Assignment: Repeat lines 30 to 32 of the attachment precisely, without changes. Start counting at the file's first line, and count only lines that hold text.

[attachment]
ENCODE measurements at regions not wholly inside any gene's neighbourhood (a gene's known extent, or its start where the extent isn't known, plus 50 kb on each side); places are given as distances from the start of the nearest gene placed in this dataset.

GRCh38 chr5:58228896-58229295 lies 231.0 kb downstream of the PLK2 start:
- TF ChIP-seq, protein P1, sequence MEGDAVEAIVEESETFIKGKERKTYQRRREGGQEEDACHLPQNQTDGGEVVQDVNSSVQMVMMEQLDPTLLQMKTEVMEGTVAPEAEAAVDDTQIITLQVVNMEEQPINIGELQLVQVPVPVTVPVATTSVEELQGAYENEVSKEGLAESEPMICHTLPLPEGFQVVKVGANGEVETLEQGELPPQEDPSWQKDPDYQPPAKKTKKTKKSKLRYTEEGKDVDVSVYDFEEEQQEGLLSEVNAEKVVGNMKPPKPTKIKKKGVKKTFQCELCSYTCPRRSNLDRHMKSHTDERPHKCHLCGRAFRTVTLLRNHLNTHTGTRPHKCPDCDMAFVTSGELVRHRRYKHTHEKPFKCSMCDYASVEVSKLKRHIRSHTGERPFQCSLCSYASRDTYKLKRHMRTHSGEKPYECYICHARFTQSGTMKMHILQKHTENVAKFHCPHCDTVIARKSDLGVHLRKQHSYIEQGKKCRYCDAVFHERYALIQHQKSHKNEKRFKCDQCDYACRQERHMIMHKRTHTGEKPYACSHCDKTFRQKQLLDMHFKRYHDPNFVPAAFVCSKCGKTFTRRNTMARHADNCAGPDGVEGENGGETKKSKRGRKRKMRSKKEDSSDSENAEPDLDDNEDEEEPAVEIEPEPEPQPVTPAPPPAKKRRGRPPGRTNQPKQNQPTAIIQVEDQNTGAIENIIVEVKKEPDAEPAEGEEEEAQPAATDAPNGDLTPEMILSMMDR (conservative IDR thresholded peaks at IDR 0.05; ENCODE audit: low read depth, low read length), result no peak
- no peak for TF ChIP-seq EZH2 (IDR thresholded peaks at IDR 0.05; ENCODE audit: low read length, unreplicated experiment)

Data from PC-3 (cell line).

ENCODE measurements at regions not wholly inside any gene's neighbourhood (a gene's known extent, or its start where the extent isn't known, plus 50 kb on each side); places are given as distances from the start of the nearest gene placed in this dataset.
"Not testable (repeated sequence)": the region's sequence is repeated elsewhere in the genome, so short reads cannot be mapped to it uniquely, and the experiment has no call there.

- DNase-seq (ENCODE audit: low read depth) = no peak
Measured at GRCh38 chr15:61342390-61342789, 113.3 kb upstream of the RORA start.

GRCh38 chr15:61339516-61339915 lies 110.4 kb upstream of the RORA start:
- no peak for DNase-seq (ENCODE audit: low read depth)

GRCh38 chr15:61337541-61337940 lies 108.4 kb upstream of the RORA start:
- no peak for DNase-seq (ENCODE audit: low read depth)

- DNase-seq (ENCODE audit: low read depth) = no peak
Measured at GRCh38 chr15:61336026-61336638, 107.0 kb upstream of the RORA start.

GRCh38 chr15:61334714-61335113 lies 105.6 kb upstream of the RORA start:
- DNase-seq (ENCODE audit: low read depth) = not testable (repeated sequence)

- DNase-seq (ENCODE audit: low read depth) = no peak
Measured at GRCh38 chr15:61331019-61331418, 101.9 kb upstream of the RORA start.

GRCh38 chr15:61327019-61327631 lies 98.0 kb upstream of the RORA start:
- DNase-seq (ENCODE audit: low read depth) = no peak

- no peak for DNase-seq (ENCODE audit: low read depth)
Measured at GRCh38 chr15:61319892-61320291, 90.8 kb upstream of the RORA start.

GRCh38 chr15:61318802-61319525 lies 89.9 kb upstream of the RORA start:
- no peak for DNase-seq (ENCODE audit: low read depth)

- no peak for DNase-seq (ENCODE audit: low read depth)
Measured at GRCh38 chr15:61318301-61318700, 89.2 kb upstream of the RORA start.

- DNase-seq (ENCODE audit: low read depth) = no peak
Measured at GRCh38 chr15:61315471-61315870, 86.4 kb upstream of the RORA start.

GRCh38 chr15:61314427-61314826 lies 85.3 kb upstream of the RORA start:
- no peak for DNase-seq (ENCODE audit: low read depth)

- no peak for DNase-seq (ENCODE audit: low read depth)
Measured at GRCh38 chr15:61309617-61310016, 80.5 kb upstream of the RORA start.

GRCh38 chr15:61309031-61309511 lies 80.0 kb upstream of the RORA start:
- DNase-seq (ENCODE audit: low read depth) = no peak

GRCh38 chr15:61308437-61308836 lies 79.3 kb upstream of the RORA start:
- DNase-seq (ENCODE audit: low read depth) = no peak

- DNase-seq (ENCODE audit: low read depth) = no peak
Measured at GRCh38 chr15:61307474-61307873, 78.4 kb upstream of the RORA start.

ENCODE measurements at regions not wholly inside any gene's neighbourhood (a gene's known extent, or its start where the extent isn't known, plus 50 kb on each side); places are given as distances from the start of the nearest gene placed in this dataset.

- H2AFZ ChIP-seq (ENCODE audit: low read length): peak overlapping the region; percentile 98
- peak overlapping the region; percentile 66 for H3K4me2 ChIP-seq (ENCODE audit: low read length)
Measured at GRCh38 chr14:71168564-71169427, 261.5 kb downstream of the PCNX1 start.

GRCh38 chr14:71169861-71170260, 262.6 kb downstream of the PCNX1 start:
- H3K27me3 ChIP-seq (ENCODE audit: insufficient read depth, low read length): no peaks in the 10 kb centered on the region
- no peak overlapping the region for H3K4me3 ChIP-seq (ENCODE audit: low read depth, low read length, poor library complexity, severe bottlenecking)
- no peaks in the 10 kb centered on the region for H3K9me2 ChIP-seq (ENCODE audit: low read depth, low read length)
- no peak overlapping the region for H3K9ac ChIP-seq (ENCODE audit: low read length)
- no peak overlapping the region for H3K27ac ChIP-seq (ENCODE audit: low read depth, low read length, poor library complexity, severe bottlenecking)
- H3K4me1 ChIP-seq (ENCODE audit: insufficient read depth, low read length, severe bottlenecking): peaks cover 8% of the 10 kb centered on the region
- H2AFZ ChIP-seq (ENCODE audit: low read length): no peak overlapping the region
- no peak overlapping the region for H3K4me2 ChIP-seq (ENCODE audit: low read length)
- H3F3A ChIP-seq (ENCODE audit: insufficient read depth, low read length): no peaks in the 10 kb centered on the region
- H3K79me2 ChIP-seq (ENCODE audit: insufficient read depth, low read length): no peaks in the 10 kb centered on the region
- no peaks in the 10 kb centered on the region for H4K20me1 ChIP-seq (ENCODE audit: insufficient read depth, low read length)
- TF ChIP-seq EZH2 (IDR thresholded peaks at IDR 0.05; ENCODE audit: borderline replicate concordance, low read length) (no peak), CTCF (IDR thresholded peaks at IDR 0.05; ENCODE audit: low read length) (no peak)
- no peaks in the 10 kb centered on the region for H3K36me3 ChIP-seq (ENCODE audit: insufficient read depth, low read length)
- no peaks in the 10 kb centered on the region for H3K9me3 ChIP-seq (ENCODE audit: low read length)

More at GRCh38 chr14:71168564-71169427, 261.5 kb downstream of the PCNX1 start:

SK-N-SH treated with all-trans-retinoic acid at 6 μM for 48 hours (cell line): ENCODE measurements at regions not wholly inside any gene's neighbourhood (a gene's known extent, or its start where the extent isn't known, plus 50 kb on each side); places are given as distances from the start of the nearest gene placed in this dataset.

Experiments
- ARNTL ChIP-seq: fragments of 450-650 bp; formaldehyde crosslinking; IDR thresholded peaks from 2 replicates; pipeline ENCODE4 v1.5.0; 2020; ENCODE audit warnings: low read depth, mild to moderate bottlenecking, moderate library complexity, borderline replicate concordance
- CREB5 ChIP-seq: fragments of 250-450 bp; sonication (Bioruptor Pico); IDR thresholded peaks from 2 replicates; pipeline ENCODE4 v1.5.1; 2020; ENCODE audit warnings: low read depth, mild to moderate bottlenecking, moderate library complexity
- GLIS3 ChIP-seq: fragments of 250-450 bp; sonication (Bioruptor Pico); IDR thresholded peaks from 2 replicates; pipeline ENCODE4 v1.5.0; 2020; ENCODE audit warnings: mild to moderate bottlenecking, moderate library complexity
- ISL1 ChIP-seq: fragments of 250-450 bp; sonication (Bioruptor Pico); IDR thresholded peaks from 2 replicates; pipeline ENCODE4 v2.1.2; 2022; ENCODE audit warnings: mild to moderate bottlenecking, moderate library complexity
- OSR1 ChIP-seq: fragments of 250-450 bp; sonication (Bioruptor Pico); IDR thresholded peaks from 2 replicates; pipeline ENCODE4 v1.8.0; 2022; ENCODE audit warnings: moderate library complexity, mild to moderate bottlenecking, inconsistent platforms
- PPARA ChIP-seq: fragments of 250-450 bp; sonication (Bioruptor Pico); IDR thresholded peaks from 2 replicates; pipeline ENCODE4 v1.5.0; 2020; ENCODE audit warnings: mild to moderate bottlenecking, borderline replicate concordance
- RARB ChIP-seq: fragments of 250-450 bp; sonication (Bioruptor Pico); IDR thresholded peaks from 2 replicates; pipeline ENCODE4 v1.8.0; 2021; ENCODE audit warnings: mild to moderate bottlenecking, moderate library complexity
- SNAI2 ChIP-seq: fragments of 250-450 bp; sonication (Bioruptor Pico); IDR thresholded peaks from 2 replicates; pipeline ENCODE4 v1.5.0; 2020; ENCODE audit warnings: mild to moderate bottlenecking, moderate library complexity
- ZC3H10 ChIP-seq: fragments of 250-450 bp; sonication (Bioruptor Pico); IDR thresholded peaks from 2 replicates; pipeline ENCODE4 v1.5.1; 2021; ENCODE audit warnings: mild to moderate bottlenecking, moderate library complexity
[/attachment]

GRCh38 chr15:61314427-61314826 lies 85.3 kb upstream of the RORA start:
- no peak for DNase-seq (ENCODE audit: low read depth)

- no peak for DNase-seq (ENCODE audit: low read depth)